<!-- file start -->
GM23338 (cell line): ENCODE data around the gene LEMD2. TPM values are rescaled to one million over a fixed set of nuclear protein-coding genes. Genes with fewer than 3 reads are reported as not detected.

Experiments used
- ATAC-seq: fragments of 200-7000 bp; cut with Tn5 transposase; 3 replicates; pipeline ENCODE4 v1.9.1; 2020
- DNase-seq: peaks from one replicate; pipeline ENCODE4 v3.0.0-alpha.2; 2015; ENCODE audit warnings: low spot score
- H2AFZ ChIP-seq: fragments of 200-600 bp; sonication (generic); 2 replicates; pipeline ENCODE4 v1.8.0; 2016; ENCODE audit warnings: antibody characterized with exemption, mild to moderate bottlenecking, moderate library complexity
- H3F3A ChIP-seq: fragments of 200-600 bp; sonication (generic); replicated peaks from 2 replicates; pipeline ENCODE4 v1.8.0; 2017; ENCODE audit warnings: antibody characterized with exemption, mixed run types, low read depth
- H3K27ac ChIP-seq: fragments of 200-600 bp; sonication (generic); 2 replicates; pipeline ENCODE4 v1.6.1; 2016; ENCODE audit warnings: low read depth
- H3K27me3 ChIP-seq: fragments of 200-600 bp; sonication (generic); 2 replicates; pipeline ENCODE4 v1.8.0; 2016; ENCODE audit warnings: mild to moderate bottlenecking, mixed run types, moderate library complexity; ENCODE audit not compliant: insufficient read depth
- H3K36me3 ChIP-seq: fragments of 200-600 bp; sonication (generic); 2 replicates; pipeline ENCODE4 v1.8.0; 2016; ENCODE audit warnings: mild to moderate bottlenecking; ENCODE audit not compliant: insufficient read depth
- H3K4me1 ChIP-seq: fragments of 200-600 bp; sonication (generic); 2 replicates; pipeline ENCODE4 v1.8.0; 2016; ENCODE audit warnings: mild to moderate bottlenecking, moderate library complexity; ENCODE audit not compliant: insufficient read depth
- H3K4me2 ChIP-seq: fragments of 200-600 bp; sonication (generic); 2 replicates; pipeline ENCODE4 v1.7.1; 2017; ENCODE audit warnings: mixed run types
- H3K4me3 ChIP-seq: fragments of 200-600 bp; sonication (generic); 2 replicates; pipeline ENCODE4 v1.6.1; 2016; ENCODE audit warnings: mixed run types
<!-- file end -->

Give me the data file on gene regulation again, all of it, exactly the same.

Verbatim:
GM23338 (cell line): ENCODE data around the gene LEMD2. TPM values are rescaled to one million over a fixed set of nuclear protein-coding genes. Genes with fewer than 3 reads are reported as not detected.

Experiments used
- ATAC-seq: fragments of 200-7000 bp; cut with Tn5 transposase; 3 replicates; pipeline ENCODE4 v1.9.1; 2020
- DNase-seq: peaks from one replicate; pipeline ENCODE4 v3.0.0-alpha.2; 2015; ENCODE audit warnings: low spot score
- H2AFZ ChIP-seq: fragments of 200-600 bp; sonication (generic); 2 replicates; pipeline ENCODE4 v1.8.0; 2016; ENCODE audit warnings: antibody characterized with exemption, mild to moderate bottlenecking, moderate library complexity
- H3F3A ChIP-seq: fragments of 200-600 bp; sonication (generic); replicated peaks from 2 replicates; pipeline ENCODE4 v1.8.0; 2017; ENCODE audit warnings: antibody characterized with exemption, mixed run types, low read depth
- H3K27ac ChIP-seq: fragments of 200-600 bp; sonication (generic); 2 replicates; pipeline ENCODE4 v1.6.1; 2016; ENCODE audit warnings: low read depth
- H3K27me3 ChIP-seq: fragments of 200-600 bp; sonication (generic); 2 replicates; pipeline ENCODE4 v1.8.0; 2016; ENCODE audit warnings: mild to moderate bottlenecking, mixed run types, moderate library complexity; ENCODE audit not compliant: insufficient read depth
- H3K36me3 ChIP-seq: fragments of 200-600 bp; sonication (generic); 2 replicates; pipeline ENCODE4 v1.8.0; 2016; ENCODE audit warnings: mild to moderate bottlenecking; ENCODE audit not compliant: insufficient read depth
- H3K4me1 ChIP-seq: fragments of 200-600 bp; sonication (generic); 2 replicates; pipeline ENCODE4 v1.8.0; 2016; ENCODE audit warnings: mild to moderate bottlenecking, moderate library complexity; ENCODE audit not compliant: insufficient read depth
- H3K4me2 ChIP-seq: fragments of 200-600 bp; sonication (generic); 2 replicates; pipeline ENCODE4 v1.7.1; 2017; ENCODE audit warnings: mixed run types
- H3K4me3 ChIP-seq: fragments of 200-600 bp; sonication (generic); 2 replicates; pipeline ENCODE4 v1.6.1; 2016; ENCODE audit warnings: mixed run types